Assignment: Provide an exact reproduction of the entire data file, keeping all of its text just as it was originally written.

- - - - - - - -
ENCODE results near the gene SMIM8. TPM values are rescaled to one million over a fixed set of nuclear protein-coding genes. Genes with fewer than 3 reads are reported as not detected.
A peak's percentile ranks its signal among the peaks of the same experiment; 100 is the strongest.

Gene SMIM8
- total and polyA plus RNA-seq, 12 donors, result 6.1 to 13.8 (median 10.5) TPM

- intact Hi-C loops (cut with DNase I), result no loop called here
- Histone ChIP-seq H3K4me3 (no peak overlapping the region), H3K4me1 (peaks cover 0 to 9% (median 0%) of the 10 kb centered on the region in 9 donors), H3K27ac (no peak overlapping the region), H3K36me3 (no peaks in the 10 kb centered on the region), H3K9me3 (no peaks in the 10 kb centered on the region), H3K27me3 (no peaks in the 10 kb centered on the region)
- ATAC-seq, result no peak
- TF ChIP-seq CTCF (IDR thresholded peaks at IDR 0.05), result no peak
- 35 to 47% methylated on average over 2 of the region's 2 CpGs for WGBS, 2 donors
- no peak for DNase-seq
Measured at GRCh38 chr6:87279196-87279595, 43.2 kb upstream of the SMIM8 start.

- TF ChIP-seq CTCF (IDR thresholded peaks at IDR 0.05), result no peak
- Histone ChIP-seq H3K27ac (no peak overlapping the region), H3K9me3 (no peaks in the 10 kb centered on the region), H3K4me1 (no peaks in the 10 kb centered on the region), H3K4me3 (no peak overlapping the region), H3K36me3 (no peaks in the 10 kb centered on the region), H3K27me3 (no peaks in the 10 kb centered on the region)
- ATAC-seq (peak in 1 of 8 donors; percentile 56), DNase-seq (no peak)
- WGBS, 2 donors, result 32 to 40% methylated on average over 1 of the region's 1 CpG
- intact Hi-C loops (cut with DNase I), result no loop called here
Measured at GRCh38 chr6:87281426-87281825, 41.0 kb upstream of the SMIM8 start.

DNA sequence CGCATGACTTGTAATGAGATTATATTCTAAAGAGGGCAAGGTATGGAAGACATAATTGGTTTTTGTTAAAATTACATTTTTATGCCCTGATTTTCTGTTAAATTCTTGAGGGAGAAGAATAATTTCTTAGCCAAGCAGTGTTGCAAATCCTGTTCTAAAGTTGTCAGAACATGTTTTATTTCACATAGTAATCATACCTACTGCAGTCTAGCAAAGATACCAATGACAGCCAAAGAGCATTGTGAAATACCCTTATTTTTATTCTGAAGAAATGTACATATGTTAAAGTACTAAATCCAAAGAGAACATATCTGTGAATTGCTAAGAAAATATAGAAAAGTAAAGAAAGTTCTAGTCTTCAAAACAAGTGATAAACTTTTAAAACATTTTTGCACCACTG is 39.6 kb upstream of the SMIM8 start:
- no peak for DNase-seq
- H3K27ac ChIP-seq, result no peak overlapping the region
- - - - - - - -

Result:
ENCODE results near the gene SMIM8. TPM values are rescaled to one million over a fixed set of nuclear protein-coding genes. Genes with fewer than 3 reads are reported as not detected.
A peak's percentile ranks its signal among the peaks of the same experiment; 100 is the strongest.

Gene SMIM8
- total and polyA plus RNA-seq, 12 donors, result 6.1 to 13.8 (median 10.5) TPM

- intact Hi-C loops (cut with DNase I), result no loop called here
- Histone ChIP-seq H3K4me3 (no peak overlapping the region), H3K4me1 (peaks cover 0 to 9% (median 0%) of the 10 kb centered on the region in 9 donors), H3K27ac (no peak overlapping the region), H3K36me3 (no peaks in the 10 kb centered on the region), H3K9me3 (no peaks in the 10 kb centered on the region), H3K27me3 (no peaks in the 10 kb centered on the region)
- ATAC-seq, result no peak
- TF ChIP-seq CTCF (IDR thresholded peaks at IDR 0.05), result no peak
- 35 to 47% methylated on average over 2 of the region's 2 CpGs for WGBS, 2 donors
- no peak for DNase-seq
Measured at GRCh38 chr6:87279196-87279595, 43.2 kb upstream of the SMIM8 start.

- TF ChIP-seq CTCF (IDR thresholded peaks at IDR 0.05), result no peak
- Histone ChIP-seq H3K27ac (no peak overlapping the region), H3K9me3 (no peaks in the 10 kb centered on the region), H3K4me1 (no peaks in the 10 kb centered on the region), H3K4me3 (no peak overlapping the region), H3K36me3 (no peaks in the 10 kb centered on the region), H3K27me3 (no peaks in the 10 kb centered on the region)
- ATAC-seq (peak in 1 of 8 donors; percentile 56), DNase-seq (no peak)
- WGBS, 2 donors, result 32 to 40% methylated on average over 1 of the region's 1 CpG
- intact Hi-C loops (cut with DNase I), result no loop called here
Measured at GRCh38 chr6:87281426-87281825, 41.0 kb upstream of the SMIM8 start.

DNA sequence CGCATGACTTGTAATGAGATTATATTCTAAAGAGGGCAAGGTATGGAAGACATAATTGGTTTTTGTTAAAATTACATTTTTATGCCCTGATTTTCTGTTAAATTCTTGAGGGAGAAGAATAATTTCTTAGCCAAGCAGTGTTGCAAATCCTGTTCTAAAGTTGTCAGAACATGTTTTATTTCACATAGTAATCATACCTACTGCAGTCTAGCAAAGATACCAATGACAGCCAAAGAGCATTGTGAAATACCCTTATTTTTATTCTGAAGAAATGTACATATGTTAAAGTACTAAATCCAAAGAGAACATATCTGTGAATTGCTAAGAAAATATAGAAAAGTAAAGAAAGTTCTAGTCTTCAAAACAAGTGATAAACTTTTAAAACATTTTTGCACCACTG is 39.6 kb upstream of the SMIM8 start:
- no peak for DNase-seq
- H3K27ac ChIP-seq, result no peak overlapping the region